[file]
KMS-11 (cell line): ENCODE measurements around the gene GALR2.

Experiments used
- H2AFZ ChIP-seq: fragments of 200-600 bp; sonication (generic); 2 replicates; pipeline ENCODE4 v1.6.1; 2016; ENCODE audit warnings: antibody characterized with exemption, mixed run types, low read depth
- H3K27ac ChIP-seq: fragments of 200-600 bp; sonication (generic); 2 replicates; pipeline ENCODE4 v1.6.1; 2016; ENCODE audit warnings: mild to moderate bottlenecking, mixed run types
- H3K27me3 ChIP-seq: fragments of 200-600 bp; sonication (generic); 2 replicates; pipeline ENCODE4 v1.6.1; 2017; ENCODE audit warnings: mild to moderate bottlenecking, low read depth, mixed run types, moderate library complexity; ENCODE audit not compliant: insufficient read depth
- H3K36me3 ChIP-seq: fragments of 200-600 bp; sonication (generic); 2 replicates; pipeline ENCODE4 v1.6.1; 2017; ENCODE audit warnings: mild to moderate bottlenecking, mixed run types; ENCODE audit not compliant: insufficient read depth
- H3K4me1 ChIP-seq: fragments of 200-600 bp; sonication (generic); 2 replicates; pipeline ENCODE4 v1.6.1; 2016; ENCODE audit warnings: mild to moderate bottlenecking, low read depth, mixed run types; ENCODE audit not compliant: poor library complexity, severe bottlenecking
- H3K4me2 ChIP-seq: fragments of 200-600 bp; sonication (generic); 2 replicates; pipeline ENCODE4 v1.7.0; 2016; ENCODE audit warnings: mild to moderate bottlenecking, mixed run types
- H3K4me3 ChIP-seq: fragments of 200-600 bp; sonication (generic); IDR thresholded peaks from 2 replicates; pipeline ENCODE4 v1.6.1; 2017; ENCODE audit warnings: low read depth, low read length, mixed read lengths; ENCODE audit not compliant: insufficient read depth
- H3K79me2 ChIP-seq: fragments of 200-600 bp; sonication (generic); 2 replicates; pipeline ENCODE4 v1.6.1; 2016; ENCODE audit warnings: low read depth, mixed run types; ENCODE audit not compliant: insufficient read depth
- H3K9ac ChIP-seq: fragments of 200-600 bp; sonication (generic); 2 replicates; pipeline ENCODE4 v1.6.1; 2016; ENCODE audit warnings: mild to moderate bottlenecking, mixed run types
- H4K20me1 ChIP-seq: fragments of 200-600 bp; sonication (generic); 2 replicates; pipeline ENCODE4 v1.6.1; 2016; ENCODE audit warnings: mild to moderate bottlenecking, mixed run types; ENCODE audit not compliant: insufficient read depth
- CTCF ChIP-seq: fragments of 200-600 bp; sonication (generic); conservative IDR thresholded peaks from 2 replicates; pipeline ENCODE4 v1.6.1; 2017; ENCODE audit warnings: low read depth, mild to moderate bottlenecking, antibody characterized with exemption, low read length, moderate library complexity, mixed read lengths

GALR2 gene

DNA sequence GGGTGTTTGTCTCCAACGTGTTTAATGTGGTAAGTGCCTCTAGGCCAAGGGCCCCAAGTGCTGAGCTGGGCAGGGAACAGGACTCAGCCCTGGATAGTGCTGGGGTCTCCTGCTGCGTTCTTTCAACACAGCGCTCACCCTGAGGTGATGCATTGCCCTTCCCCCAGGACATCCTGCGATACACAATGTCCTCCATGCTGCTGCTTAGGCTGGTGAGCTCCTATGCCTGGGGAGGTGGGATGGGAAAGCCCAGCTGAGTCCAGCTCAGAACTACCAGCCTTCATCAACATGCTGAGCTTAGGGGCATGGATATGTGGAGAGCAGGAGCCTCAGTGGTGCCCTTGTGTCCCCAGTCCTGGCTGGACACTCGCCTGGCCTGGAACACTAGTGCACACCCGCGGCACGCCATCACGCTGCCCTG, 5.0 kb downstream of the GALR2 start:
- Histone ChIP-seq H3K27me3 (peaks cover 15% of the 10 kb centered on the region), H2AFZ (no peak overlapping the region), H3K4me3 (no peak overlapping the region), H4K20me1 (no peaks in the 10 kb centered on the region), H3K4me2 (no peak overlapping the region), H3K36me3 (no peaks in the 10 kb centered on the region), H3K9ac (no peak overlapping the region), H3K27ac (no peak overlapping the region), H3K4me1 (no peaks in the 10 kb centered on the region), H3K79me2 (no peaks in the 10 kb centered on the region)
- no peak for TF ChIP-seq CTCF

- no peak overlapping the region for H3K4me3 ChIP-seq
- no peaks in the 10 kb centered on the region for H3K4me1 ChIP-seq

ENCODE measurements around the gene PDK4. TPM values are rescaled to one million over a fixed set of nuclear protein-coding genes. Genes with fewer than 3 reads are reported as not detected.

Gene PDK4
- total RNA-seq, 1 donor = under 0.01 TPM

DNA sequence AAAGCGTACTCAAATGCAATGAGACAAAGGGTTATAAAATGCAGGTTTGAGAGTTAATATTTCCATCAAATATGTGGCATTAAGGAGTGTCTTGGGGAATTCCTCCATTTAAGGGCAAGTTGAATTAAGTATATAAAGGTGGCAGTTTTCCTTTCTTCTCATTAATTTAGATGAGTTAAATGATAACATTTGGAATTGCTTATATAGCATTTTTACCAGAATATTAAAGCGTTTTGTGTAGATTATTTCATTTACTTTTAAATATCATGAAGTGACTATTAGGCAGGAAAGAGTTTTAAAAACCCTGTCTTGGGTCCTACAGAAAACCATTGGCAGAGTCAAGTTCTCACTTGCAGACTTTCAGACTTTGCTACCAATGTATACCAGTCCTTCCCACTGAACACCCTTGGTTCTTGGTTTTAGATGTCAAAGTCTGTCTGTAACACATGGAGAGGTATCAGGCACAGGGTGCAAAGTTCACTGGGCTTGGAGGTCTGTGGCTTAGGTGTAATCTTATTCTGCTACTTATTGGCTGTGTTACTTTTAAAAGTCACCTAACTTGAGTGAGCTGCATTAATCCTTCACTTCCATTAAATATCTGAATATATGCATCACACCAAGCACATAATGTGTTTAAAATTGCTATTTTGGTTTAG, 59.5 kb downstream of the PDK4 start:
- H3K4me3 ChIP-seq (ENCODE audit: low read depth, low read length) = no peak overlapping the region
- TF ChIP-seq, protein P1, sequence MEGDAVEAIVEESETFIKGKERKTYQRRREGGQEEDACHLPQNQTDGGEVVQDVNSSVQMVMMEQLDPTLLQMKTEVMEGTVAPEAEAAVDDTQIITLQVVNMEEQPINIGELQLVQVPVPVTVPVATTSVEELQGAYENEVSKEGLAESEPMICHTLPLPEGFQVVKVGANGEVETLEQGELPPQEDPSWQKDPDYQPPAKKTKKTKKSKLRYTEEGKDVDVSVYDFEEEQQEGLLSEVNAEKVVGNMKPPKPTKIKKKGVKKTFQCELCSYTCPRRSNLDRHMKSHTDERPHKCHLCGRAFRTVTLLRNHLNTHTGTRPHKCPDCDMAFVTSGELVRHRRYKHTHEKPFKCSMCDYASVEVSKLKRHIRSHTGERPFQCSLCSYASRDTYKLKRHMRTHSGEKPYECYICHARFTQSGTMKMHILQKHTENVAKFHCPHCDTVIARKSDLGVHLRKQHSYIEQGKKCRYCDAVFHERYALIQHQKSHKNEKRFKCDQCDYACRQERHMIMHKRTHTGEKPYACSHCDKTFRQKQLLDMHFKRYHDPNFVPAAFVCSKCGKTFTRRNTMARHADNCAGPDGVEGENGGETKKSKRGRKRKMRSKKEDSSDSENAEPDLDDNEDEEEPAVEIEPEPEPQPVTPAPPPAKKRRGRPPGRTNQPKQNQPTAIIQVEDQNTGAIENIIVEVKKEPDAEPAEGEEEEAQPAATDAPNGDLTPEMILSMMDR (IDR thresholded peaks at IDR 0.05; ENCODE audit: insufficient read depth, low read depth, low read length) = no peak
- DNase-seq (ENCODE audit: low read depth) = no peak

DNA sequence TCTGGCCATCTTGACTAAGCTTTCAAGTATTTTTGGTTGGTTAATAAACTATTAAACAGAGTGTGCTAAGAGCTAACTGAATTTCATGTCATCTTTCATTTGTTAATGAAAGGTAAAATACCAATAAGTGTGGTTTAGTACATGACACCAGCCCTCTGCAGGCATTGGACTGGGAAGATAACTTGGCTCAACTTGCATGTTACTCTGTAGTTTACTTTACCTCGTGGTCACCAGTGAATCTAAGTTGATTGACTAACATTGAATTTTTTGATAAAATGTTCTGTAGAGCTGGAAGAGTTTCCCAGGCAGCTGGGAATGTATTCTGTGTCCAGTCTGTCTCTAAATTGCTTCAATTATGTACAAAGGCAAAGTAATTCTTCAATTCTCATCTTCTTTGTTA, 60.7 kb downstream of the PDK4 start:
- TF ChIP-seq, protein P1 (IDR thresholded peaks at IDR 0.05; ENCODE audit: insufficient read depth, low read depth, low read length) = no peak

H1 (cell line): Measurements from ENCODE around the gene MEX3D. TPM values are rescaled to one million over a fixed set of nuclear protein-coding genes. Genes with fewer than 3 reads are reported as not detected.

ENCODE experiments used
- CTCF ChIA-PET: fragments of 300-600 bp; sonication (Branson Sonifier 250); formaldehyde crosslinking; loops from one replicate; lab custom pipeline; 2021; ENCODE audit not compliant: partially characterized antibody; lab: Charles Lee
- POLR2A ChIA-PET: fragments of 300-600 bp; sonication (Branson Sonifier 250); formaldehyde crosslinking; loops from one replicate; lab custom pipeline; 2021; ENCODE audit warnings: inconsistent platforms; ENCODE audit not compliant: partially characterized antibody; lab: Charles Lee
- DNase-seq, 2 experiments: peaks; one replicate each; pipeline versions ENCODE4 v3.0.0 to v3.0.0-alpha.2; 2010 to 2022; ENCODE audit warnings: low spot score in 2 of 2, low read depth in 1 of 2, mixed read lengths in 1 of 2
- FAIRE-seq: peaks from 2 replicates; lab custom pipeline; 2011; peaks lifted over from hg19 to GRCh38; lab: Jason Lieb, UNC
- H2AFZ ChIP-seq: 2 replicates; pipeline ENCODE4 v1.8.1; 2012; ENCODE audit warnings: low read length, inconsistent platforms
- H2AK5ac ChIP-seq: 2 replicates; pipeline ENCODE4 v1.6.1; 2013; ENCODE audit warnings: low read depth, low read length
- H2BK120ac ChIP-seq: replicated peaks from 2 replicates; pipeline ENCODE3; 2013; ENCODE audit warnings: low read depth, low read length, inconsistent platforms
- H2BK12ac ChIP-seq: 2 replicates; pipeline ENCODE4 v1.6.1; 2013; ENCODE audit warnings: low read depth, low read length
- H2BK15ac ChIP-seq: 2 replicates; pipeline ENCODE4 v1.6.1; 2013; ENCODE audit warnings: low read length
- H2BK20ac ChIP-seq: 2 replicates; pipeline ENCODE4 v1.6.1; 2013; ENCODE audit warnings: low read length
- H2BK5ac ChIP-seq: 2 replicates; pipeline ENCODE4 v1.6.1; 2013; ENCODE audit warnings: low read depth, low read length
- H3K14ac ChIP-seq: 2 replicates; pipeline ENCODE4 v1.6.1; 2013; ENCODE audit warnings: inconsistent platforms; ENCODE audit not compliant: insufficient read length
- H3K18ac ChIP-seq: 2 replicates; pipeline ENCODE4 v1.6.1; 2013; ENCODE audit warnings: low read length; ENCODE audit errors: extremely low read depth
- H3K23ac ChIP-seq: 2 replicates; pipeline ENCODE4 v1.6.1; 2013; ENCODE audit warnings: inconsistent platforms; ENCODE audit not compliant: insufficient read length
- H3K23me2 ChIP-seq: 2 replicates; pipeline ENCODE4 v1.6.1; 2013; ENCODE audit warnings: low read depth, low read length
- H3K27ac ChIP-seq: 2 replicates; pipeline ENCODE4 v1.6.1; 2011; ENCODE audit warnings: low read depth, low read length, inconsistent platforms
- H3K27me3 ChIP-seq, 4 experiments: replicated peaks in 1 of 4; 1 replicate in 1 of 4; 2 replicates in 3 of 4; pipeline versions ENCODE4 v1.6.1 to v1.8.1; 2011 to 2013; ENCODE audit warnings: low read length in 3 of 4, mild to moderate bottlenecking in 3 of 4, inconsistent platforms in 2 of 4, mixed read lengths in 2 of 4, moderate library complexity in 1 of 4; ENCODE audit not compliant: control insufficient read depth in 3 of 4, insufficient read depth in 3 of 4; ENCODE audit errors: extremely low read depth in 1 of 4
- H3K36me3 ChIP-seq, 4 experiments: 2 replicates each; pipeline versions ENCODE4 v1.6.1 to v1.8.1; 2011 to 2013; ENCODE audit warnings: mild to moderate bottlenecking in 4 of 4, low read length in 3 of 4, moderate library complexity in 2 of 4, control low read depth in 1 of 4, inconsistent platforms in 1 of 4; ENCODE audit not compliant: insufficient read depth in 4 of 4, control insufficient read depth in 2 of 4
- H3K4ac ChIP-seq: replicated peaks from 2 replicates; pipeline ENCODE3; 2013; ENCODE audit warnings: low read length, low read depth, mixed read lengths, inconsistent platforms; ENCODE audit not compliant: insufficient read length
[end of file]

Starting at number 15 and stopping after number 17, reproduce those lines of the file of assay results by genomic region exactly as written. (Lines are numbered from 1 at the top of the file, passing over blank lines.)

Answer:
DNA sequence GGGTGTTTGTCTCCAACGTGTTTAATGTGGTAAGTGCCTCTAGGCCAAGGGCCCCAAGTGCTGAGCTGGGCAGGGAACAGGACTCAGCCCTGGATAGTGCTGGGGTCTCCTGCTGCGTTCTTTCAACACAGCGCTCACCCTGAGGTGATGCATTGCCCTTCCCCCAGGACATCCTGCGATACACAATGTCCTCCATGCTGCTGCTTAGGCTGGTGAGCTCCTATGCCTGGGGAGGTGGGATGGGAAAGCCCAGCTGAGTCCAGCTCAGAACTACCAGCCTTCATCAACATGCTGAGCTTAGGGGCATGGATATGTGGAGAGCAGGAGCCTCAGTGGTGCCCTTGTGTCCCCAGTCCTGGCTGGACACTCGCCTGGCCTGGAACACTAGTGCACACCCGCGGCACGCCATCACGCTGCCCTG, 5.0 kb downstream of the GALR2 start:
- Histone ChIP-seq H3K27me3 (peaks cover 15% of the 10 kb centered on the region), H2AFZ (no peak overlapping the region), H3K4me3 (no peak overlapping the region), H4K20me1 (no peaks in the 10 kb centered on the region), H3K4me2 (no peak overlapping the region), H3K36me3 (no peaks in the 10 kb centered on the region), H3K9ac (no peak overlapping the region), H3K27ac (no peak overlapping the region), H3K4me1 (no peaks in the 10 kb centered on the region), H3K79me2 (no peaks in the 10 kb centered on the region)
- no peak for TF ChIP-seq CTCF